Jabrill Peppers settling in at linebacker

Jabrill Peppers expects a lot from himself at the Sam linebacker position. Leon Halip/Getty Images

True to Michigan form, when redshirt sophomore Jabrill Peppers took on the Sam linebacker position this spring – a unique spot he had never played before, that no one in a Wolverines uniform played last year and one in which no one else on the roster is in a position to really challenge him – he went hunting for some competition.

Peppers found what he was looking for in the film room. When new defensive coordinator Don Brown showed Michigan’s jack-of-all-trades athlete tape of previous players who filled that role in his defensive scheme, he was hoping it would be a teaching tool, maybe even a sales pitch. Instead, Peppers took it as a challenge.

Brown scrolled through a litany of tackles for loss and forced fumbles made by 2015 Boston College linebacker Matt Milano and asked his new player if he thought he could do the same.

“I’m like I know I could do that, coach. Probably better,” Peppers said. “…I’m a competitor I want to outdo what he did. I want to outdo whoever has played that position.”

Milano led the Eagles, the country’s No. 1 defense in yardage allowed, with 17.5 tackles for loss last season. The three players who played in that spot before him are all on NFL rosters and all hit at least double digits in stops behind the line of scrimmage while playing for Brown. Peppers said he and Brown had a laugh about the “probably better” comment, but while his predecessors are far from slouches, none of them had the same heralded raw athleticism as Michigan’s budding star.

Peppers impacted all three phases of the game in his first full collegiate season last fall. He played safety, returned punts and lined up at several different positions on offense. He’s a darkhorse Heisman candidate for 2016 despite primarily playing defense and learning a new position.

The first few weeks of learning to follow pulling guards and use his hands near the line of scrimmage were frustrating, he said. After 15 practices, he’s starting to feel natural and let his athleticism take over.

“I’m very comfortable,” Peppers said. “Football is football. All you’ve got to do is put in the time and the work in and you’ll adjust accordingly.”

The coaching staff didn’t use him at all on offense this spring, opting instead to let him focus on learning the new defense and his role in it. Peppers said he fully expects to have at least as much involvement on offense in 2016 as he did during his rookie season. He’ll also contribute in the return game and can bounce back to the safety position if the situation calls for it.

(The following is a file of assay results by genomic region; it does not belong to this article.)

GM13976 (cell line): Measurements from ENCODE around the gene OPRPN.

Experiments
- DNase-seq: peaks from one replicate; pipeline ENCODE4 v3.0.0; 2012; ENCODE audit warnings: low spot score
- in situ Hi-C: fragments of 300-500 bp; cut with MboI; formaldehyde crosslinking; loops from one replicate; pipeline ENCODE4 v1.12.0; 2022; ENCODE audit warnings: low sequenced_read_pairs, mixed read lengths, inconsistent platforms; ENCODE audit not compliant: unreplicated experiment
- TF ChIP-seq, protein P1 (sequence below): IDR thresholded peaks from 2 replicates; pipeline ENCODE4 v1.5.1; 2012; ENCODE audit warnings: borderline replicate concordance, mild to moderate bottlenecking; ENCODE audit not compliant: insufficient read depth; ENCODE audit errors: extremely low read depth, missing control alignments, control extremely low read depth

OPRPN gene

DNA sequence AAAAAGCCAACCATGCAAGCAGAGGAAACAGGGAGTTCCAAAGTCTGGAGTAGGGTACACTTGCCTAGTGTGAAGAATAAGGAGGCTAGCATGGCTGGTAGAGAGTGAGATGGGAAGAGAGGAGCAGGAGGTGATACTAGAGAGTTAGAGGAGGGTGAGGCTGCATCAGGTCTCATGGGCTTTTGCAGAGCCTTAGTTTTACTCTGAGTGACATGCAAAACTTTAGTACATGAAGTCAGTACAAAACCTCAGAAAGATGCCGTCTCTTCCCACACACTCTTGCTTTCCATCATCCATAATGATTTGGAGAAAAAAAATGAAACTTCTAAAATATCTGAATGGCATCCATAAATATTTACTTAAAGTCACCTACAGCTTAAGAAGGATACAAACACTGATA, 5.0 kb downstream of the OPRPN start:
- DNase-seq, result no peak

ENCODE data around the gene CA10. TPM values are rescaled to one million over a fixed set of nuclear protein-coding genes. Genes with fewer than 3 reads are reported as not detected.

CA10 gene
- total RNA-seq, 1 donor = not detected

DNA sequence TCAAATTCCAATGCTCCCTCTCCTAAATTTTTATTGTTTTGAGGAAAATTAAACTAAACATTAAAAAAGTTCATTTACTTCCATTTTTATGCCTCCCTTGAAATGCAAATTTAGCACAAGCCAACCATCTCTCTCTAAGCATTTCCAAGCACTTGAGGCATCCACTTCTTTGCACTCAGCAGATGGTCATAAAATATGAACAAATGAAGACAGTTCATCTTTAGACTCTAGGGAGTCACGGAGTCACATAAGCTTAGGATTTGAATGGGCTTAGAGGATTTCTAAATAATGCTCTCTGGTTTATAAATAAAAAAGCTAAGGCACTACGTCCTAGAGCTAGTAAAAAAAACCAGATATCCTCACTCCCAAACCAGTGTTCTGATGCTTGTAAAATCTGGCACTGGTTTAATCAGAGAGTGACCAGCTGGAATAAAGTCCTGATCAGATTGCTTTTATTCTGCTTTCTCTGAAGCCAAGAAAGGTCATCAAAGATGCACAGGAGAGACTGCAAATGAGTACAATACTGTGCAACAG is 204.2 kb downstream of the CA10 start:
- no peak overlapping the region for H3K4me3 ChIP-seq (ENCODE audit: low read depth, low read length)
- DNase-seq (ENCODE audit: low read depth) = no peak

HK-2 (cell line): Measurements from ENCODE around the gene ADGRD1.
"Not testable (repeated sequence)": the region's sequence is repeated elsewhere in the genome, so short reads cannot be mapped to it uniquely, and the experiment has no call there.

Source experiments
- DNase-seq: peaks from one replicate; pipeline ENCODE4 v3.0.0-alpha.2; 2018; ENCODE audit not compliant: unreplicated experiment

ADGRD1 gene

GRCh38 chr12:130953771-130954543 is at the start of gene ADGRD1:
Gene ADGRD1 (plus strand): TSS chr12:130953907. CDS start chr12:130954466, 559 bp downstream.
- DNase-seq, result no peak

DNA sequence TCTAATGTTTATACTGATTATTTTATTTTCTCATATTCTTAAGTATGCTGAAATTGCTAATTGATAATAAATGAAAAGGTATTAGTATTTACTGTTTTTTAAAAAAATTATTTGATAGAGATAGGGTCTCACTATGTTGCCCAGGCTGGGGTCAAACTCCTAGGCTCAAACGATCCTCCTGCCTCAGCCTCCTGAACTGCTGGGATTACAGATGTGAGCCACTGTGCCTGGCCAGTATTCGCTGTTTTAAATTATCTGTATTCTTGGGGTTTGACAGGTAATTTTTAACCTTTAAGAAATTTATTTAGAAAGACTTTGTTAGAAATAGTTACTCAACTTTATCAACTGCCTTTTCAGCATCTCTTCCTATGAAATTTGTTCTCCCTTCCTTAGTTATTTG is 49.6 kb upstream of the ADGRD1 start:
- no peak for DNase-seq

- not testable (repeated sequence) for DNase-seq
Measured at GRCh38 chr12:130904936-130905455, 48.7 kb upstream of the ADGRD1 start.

“He’s a smart football player that can take on a lot and we’re going to ask him to take on a lot,” said linebackers coach Chris Partridge, who also coached Peppers in high school. “I think the sky’s the limit on what positions he can play. We might even line him up at nose tackle this year if we can.”

Brown said Peppers’ speed at the line of scrimmage and ability to drop into coverage will give him some opportunities to get creative with how the Sam linebacker is deployed. The coordinator said last week that Michigan had no intention of showing any of those new wrinkles at the team’s spring game this past Friday night. Peppers had one tackle in a limited amount of snaps in the scrimmage.

“You won’t see it on display Friday, that’s for sure, but he’s doing enough stuff that keeps his plate full,” Brown said. “He’s playing at a high level there, so I’m happy with him. From a coverage standpoint, it’s everything we expected. I think he’s picked up the linebacker pieces pretty well as well. Like everybody else he needs more time, more reps. …You expect a lot at that spot. We’re gonna get what we expect. There’s no question.”

Peppers, who sat out Michigan’s bowl season with an undisclosed hand injury, said the biggest leap he made this offseason was in maturity. A full year in the spotlight that many expected would follow the former blue-chipper to Ann Arbor helped him do some growing up. He believes a year of experience has been a big help for him and for the defense as whole -- both will need to brace themselves for sky-high expectations in 2016.

“We’ve been out there in tough situations. We’ve been out there in tough games,” Peppers said. “We know how to handle ourselves a bit differently. I think that when the heat is on we’re not panicking, we’re not nervous. It’s nothing new. With an acquisition like Coach Brown it just makes the things that you can do with the guys we have ... limitless.”